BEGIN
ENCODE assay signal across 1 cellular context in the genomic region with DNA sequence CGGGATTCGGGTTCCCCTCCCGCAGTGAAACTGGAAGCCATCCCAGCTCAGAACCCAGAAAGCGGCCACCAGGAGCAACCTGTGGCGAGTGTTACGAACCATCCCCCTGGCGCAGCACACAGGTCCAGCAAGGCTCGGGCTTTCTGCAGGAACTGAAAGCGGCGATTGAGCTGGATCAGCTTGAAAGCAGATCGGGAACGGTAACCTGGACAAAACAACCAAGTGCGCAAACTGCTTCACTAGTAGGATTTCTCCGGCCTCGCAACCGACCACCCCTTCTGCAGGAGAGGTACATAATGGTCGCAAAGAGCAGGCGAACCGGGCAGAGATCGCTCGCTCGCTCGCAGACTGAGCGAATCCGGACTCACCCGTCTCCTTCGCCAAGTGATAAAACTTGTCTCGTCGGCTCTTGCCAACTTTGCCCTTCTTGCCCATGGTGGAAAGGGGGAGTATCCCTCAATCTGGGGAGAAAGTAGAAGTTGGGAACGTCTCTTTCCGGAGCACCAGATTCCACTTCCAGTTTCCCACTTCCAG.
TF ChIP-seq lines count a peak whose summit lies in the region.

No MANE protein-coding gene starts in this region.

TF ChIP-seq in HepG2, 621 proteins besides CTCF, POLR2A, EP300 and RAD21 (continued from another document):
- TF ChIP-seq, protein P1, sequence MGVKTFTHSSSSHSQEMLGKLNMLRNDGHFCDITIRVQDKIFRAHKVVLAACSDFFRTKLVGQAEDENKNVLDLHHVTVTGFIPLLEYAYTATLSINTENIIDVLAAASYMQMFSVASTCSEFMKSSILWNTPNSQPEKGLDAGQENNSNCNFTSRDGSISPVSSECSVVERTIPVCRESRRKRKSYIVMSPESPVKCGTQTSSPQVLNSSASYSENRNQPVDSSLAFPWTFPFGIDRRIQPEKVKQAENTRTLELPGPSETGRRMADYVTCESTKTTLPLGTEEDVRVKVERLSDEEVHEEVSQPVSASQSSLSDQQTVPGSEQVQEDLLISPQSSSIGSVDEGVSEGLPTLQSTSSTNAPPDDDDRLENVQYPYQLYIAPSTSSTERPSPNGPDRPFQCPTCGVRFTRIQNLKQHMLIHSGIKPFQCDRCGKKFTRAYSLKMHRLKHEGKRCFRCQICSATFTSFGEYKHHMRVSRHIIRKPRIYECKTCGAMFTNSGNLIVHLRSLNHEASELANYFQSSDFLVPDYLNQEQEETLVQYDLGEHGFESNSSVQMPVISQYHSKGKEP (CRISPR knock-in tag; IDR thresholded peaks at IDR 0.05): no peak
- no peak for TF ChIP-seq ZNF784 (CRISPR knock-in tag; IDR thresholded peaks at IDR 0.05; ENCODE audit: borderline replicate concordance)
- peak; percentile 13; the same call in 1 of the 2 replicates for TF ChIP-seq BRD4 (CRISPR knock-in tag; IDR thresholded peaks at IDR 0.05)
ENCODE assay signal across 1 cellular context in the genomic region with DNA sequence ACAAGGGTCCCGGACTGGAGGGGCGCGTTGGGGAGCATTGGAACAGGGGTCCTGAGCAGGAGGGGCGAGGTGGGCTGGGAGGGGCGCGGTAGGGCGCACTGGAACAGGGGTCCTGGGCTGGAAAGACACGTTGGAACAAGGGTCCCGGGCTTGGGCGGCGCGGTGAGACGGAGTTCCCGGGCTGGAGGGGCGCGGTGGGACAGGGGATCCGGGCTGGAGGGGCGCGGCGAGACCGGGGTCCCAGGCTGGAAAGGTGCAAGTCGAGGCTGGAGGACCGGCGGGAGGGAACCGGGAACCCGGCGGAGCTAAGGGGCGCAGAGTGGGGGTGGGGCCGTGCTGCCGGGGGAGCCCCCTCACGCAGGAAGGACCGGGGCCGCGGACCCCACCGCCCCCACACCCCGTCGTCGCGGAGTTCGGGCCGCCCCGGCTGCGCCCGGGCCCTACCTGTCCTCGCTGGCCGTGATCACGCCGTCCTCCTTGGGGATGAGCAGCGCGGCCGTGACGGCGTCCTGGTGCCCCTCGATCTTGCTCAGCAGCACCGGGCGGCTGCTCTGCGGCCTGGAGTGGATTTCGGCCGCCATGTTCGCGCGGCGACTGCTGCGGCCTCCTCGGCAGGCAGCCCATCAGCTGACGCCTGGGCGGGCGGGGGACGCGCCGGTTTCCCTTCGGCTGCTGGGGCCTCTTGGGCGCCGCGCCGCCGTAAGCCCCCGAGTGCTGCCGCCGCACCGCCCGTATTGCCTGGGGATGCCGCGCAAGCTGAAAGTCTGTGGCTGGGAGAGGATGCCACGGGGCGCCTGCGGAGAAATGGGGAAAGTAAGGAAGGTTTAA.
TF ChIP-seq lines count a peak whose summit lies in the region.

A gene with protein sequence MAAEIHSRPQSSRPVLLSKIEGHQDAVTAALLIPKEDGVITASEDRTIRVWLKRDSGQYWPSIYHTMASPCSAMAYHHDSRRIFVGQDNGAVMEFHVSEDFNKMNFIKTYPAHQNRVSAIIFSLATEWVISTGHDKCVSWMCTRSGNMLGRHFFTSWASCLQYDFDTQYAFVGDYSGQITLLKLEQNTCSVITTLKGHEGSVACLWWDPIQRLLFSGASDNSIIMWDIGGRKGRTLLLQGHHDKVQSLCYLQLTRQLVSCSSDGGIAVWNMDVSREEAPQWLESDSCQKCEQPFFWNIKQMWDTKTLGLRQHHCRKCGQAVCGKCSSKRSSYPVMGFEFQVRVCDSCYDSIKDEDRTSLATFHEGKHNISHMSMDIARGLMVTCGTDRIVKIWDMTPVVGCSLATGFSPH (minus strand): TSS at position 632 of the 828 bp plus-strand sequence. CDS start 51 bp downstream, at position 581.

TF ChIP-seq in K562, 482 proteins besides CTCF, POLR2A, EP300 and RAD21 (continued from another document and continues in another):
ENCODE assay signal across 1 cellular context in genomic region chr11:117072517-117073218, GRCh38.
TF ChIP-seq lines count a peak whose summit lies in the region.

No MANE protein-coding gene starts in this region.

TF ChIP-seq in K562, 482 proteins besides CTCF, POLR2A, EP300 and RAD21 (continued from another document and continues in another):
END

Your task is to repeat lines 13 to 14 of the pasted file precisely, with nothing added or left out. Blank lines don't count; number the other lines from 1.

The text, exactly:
TF ChIP-seq lines count a peak whose summit lies in the region.

No MANE protein-coding gene starts in this region.